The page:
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Proceedings Paper • Open Access

Canadian Space Astronomy: past, present and future (Presentation Video)
Author(s): John B. Hutchings

Paper Abstract

Canadian astronomers have participated in space astronomy since the first OAO missions in the 1960s and 1970s. Individual Canadian scientists have been members of HST instrument teams, and advisory groups for IUE and HEAO missions, as well as competing successfully for observing time on NASA, ESA, and Japanese astronomy satellites. With the formation of the Canadian Space Agency, Canada became partner in the FUSE mission, the ISRO Astrosat, and the JWST, providing hardware and science team membership. The Canadian Astronomy Data centre was one of the three original world-wide archive distribution centres for HST, and now is involved in many space and ground-based data services. The MOST observatory is an all- Canadian microsat that has operated for nearly a decade. Canada is currently involved in partnership in a number of imminent space facilities, as well as participating in teams defining future missions. I will describe this history, and review the technical and scientific capability that exist in Canada now. I will outline prospects for the future, including a concept for a high resolution orbiting telescope that will fill the gap in high resolution UV astronomy when HST operations cease.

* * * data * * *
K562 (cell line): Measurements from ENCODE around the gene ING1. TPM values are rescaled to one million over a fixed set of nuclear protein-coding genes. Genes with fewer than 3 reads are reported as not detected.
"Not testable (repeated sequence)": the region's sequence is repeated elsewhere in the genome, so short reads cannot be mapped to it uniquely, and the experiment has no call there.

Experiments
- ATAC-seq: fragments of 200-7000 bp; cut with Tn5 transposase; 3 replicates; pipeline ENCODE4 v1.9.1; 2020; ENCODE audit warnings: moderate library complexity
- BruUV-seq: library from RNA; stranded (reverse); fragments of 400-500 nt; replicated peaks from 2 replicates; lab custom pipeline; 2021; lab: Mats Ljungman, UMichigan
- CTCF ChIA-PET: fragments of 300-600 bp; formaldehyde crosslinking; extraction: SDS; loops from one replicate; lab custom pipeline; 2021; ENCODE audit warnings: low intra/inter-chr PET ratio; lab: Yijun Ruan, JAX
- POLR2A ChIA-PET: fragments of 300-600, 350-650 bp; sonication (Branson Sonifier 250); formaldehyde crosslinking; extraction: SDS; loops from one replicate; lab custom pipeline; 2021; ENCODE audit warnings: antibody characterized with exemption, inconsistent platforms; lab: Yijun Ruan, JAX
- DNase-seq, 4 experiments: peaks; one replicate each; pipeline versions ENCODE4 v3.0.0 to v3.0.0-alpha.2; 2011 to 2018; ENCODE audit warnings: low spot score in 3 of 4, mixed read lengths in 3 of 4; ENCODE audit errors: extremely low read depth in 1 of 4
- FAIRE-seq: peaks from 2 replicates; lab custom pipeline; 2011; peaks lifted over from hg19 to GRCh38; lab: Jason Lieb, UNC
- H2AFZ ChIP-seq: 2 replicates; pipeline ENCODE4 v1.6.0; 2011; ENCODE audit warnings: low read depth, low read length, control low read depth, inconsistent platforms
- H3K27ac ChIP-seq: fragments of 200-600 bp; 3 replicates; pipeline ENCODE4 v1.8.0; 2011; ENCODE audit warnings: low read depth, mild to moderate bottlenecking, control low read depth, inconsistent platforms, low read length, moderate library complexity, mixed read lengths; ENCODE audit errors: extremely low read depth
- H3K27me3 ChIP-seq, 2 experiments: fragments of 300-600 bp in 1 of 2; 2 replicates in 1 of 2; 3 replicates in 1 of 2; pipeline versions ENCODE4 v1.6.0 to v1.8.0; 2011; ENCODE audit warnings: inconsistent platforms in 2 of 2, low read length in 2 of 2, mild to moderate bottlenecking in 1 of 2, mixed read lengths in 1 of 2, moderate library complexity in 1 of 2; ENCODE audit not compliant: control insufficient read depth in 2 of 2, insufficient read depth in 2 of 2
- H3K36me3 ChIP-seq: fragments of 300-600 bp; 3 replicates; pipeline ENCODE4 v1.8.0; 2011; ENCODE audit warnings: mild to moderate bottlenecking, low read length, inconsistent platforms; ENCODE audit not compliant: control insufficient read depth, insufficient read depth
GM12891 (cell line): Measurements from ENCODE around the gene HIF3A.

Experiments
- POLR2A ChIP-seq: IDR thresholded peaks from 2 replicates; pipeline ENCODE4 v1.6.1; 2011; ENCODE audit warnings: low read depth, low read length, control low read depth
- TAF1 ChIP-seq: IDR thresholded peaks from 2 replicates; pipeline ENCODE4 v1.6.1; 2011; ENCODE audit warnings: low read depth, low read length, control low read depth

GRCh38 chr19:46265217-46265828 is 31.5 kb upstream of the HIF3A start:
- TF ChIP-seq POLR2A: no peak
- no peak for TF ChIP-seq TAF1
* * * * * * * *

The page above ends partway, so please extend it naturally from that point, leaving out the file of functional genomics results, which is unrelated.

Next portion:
Paper Details

Date Published: 22 June 2014
PDF: 1 pages
Proc. SPIE 9143, Space Telescopes and Instrumentation 2014: Optical, Infrared, and Millimeter Wave, 91431H (22 June 2014); doi: 10.1117/12.2063485
Show Author Affiliations
John B. Hutchings, NRC - Herzberg Institute of Astrophysics (Canada)

Published in SPIE Proceedings Vol. 9143:
Space Telescopes and Instrumentation 2014: Optical, Infrared, and Millimeter Wave
Jacobus M. Oschmann Jr.; Mark Clampin; Giovanni G. Fazio; Howard A. MacEwen, Editor(s)

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